GALLOWAY TOWNSHIP — Stockton University’s veterans have a new home.
The new, larger veterans lounge and Office of Military and Veteran Services in lower F-wing was formally dedicated Oct. 1 in a ceremony on Independence Plaza followed by a ribbon-cutting and tours.
“Our job is to make sure our veteran students are successful,” said Director Jason Babin. “We are here for them from when they first walk in to when they walk at graduation.”
President Harvey Kesselman said Stockton University’s commitment to veterans began when Stockton opened in 1971, welcoming many students and some faculty and staff who had served in Vietnam.
“We remember the past, but we look to the future,” he said. “Our commitment is unwavering.”
Retired veteran affairs Director Tom O’Donnell said Stockton has increased services to meet demand. He recalled former President Herman Saatkamp establishing the first veterans lounge in 2008.
“We had asked veterans what they needed, and they talked about having a lounge,” O’Donnell said. “We were closed for a storm in January for three days, and when we reopened, there was a lounge.”
That lounge served veterans well, but had become far too small for the more than 400 student veterans and active military who now attend Stockton.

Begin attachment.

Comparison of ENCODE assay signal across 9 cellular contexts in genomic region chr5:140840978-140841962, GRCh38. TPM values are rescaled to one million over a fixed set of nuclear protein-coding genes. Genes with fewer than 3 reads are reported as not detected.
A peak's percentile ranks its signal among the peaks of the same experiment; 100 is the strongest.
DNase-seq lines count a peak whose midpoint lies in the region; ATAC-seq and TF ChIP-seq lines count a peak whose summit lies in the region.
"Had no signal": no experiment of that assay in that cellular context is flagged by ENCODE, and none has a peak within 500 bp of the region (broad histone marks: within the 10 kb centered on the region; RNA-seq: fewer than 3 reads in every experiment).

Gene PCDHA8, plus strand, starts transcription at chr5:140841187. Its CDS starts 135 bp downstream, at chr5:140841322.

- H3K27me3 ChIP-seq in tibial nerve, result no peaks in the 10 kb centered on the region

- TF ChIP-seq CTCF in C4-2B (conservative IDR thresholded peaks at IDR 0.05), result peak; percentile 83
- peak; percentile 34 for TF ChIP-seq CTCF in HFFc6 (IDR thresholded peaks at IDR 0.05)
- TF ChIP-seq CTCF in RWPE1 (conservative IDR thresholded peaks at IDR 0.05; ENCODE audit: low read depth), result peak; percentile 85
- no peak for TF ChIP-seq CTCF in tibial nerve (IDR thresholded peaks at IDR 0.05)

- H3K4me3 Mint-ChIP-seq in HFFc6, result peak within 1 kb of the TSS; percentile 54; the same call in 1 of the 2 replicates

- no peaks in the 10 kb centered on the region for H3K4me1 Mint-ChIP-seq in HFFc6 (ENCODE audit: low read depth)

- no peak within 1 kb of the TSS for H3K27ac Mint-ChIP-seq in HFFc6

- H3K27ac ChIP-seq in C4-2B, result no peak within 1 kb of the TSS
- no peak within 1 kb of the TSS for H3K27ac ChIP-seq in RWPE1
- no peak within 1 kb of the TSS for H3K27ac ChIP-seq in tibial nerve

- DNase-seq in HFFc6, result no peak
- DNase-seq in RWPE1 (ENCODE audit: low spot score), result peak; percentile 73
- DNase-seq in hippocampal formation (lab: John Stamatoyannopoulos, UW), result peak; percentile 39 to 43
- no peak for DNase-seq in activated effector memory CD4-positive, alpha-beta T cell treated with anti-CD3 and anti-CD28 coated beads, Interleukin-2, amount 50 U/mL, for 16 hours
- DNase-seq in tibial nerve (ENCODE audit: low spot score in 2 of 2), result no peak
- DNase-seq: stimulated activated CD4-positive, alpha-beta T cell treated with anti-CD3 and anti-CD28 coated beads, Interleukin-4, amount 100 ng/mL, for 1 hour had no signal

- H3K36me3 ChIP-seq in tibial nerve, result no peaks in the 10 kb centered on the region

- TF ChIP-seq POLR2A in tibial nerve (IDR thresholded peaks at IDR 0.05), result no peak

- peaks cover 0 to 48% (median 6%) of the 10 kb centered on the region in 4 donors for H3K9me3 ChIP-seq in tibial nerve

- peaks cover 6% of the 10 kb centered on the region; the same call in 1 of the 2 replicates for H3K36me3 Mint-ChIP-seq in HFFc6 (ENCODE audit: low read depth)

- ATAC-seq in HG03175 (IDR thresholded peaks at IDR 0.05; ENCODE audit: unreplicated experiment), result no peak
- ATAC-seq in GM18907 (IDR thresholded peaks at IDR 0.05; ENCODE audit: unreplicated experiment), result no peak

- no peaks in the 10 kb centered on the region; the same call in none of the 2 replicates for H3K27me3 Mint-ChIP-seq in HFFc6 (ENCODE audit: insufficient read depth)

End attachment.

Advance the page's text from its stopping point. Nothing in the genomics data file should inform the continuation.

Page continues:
The new lounge has huge windows with a view of Independence Plaza. The lounge connects to the Office of Military and Veteran Services, so services are convenient.
“This is a milestone we deeply appreciate,” said Student Veterans Organization President Angel Cordero, of Woodbridge, who said the interest Stockton takes in its veterans is just one reason the university is ranked 24th in the nation as Best for Vets by Military Times.
Stockton waives application fees for veterans, and offers a special orientation and dedicated financial aid officer and counselor to assist them.
Cordero said having Babin’s office right next to the lounge makes it easy for veterans to seek services and create a camaraderie with other student veterans.
“It feels more comfortable here, and Jason will just come out and talk to you,” said Michael Martelli, of Galloway Township.
Jackie Auld, of Cape May Court House, was already using the lounge’s computers to print out a paper he needed for class.
Auld, 58, retired from the Army and is getting his degree in social work.
“I use the lounge all the time,” he said. “It’s a place to come chill before class. I want to get my degree so I can help other veterans. You’re never too old to give back.”
More information is at stockton.edu/veteran-affairs.